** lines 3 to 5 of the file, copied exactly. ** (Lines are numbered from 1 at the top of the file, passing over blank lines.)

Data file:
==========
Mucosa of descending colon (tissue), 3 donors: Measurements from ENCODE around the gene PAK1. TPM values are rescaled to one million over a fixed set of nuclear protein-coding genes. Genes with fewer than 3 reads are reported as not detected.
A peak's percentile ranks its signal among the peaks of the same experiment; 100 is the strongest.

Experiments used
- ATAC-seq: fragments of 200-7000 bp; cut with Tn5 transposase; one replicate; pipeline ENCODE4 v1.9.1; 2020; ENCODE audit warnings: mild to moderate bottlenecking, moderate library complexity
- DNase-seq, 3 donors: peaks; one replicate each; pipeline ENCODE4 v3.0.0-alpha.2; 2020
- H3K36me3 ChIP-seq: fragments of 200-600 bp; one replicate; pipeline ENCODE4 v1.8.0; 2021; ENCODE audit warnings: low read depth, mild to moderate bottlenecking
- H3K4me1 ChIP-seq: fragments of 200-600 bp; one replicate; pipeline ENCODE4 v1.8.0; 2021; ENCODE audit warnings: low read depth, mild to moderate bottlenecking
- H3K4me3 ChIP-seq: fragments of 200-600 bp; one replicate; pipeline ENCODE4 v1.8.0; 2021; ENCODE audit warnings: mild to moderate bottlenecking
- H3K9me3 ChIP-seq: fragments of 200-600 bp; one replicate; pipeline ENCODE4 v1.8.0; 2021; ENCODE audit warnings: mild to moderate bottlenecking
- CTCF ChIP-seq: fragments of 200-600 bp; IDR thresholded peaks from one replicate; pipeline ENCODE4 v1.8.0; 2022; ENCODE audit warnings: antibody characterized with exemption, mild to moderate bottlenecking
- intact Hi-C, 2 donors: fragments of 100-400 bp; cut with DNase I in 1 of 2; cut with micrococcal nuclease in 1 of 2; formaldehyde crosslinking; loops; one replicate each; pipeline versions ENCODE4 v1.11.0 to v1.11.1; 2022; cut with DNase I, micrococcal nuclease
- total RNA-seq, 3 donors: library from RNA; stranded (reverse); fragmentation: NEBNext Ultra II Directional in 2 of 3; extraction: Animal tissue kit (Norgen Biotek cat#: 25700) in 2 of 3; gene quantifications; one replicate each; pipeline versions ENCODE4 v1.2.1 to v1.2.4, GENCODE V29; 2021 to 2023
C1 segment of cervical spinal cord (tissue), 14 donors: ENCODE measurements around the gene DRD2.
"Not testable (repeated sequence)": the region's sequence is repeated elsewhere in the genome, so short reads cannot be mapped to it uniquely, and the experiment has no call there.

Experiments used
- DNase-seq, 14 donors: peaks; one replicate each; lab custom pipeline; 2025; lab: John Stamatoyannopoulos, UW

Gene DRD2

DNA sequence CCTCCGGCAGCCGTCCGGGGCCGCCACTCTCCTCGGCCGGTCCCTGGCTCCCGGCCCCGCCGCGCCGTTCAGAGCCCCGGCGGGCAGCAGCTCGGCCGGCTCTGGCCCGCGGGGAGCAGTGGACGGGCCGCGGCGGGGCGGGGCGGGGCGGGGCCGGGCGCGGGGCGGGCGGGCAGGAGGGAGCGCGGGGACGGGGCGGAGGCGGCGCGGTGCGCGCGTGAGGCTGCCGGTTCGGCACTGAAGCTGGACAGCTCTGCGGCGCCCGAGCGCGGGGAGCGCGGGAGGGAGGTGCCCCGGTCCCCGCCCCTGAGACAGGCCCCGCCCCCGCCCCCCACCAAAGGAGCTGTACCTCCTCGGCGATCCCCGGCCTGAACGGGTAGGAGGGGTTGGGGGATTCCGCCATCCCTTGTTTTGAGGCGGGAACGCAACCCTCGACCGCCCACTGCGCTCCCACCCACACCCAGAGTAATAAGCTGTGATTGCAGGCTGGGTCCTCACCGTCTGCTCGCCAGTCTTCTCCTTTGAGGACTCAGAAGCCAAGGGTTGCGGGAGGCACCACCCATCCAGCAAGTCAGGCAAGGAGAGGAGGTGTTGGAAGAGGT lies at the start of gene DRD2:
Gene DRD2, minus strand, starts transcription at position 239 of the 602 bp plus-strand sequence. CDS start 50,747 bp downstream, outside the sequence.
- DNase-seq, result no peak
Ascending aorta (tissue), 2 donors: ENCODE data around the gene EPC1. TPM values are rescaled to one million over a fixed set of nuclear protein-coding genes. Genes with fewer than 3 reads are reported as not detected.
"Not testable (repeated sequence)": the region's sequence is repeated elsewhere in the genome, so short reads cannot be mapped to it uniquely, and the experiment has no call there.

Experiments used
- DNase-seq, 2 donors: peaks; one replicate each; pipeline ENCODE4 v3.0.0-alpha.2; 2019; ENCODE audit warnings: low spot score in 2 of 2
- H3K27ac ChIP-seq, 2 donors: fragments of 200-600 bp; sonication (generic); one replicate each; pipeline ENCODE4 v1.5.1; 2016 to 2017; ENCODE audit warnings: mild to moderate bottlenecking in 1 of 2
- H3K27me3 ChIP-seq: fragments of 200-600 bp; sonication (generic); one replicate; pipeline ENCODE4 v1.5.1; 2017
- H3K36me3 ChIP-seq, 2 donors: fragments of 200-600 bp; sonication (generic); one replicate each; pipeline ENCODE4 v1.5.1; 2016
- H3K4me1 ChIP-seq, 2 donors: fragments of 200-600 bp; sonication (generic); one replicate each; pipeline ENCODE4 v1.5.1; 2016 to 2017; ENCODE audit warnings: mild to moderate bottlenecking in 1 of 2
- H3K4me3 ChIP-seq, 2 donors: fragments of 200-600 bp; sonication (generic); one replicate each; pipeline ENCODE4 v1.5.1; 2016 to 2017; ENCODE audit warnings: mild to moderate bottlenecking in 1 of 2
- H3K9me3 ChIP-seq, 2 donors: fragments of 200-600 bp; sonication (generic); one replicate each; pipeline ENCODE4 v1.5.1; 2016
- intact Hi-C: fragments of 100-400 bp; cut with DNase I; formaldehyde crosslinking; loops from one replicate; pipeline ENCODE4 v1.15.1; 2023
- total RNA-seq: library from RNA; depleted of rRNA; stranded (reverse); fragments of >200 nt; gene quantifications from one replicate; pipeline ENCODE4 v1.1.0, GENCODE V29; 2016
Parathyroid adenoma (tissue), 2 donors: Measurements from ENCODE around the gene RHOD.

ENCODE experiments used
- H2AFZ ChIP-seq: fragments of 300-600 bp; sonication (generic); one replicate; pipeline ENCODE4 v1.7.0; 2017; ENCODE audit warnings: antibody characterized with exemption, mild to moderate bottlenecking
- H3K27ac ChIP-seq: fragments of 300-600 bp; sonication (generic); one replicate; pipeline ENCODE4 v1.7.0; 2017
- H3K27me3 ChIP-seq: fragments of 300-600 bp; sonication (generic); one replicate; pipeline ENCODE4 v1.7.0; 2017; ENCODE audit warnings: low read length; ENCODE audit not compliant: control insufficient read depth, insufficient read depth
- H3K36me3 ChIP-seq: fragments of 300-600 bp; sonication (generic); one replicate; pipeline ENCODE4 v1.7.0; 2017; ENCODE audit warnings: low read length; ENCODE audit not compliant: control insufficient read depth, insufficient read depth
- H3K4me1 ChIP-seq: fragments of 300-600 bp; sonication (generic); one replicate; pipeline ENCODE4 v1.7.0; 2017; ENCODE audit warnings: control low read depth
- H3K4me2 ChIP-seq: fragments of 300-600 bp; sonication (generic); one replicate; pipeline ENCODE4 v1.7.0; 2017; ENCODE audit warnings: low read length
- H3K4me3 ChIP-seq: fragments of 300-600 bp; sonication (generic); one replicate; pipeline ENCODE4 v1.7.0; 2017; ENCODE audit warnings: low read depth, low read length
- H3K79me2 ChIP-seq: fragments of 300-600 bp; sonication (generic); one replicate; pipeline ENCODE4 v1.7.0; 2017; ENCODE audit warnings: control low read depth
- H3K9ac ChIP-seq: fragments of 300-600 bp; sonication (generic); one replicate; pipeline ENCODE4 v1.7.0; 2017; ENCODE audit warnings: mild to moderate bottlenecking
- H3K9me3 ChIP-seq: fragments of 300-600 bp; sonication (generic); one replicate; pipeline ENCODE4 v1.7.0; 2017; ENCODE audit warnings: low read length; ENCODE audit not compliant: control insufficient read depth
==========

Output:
Experiments used
- ATAC-seq: fragments of 200-7000 bp; cut with Tn5 transposase; one replicate; pipeline ENCODE4 v1.9.1; 2020; ENCODE audit warnings: mild to moderate bottlenecking, moderate library complexity
- DNase-seq, 3 donors: peaks; one replicate each; pipeline ENCODE4 v3.0.0-alpha.2; 2020